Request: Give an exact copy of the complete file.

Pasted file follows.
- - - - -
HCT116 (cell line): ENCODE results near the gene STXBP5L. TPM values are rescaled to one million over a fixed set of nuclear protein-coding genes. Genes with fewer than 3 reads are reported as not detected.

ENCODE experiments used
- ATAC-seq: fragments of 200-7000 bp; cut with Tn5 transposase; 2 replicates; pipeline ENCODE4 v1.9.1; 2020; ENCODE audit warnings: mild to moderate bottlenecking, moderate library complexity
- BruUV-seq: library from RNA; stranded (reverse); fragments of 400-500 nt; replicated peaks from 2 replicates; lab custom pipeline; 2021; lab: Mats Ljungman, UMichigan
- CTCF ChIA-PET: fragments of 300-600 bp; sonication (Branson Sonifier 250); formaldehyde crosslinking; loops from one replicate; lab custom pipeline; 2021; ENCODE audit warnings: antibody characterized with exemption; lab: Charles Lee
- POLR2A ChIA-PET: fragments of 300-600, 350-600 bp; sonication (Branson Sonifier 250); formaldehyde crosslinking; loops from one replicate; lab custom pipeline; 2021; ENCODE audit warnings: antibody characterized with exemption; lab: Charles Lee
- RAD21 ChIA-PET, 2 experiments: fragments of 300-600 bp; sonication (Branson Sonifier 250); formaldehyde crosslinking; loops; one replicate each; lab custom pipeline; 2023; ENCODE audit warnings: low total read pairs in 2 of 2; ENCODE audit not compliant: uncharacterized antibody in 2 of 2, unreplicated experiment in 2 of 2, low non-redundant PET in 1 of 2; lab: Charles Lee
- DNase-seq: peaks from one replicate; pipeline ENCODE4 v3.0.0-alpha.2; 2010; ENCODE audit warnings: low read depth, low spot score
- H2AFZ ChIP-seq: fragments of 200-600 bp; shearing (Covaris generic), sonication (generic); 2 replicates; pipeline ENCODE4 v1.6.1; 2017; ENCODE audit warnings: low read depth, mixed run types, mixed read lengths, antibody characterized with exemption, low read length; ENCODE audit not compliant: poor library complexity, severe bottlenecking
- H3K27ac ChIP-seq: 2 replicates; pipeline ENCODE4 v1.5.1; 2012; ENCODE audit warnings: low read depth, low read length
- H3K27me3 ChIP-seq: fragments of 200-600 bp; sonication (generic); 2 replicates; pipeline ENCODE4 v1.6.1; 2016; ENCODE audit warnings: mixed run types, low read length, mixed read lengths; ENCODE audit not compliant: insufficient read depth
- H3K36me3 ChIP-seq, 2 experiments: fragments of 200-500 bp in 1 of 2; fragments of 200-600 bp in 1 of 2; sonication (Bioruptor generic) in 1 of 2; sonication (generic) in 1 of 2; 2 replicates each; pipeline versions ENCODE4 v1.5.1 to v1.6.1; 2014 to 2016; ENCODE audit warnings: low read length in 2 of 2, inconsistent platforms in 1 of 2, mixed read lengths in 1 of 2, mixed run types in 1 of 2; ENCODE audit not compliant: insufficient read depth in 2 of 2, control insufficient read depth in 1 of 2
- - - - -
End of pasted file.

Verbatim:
HCT116 (cell line): ENCODE results near the gene STXBP5L. TPM values are rescaled to one million over a fixed set of nuclear protein-coding genes. Genes with fewer than 3 reads are reported as not detected.

ENCODE experiments used
- ATAC-seq: fragments of 200-7000 bp; cut with Tn5 transposase; 2 replicates; pipeline ENCODE4 v1.9.1; 2020; ENCODE audit warnings: mild to moderate bottlenecking, moderate library complexity
- BruUV-seq: library from RNA; stranded (reverse); fragments of 400-500 nt; replicated peaks from 2 replicates; lab custom pipeline; 2021; lab: Mats Ljungman, UMichigan
- CTCF ChIA-PET: fragments of 300-600 bp; sonication (Branson Sonifier 250); formaldehyde crosslinking; loops from one replicate; lab custom pipeline; 2021; ENCODE audit warnings: antibody characterized with exemption; lab: Charles Lee
- POLR2A ChIA-PET: fragments of 300-600, 350-600 bp; sonication (Branson Sonifier 250); formaldehyde crosslinking; loops from one replicate; lab custom pipeline; 2021; ENCODE audit warnings: antibody characterized with exemption; lab: Charles Lee
- RAD21 ChIA-PET, 2 experiments: fragments of 300-600 bp; sonication (Branson Sonifier 250); formaldehyde crosslinking; loops; one replicate each; lab custom pipeline; 2023; ENCODE audit warnings: low total read pairs in 2 of 2; ENCODE audit not compliant: uncharacterized antibody in 2 of 2, unreplicated experiment in 2 of 2, low non-redundant PET in 1 of 2; lab: Charles Lee
- DNase-seq: peaks from one replicate; pipeline ENCODE4 v3.0.0-alpha.2; 2010; ENCODE audit warnings: low read depth, low spot score
- H2AFZ ChIP-seq: fragments of 200-600 bp; shearing (Covaris generic), sonication (generic); 2 replicates; pipeline ENCODE4 v1.6.1; 2017; ENCODE audit warnings: low read depth, mixed run types, mixed read lengths, antibody characterized with exemption, low read length; ENCODE audit not compliant: poor library complexity, severe bottlenecking
- H3K27ac ChIP-seq: 2 replicates; pipeline ENCODE4 v1.5.1; 2012; ENCODE audit warnings: low read depth, low read length
- H3K27me3 ChIP-seq: fragments of 200-600 bp; sonication (generic); 2 replicates; pipeline ENCODE4 v1.6.1; 2016; ENCODE audit warnings: mixed run types, low read length, mixed read lengths; ENCODE audit not compliant: insufficient read depth
- H3K36me3 ChIP-seq, 2 experiments: fragments of 200-500 bp in 1 of 2; fragments of 200-600 bp in 1 of 2; sonication (Bioruptor generic) in 1 of 2; sonication (generic) in 1 of 2; 2 replicates each; pipeline versions ENCODE4 v1.5.1 to v1.6.1; 2014 to 2016; ENCODE audit warnings: low read length in 2 of 2, inconsistent platforms in 1 of 2, mixed read lengths in 1 of 2, mixed run types in 1 of 2; ENCODE audit not compliant: insufficient read depth in 2 of 2, control insufficient read depth in 1 of 2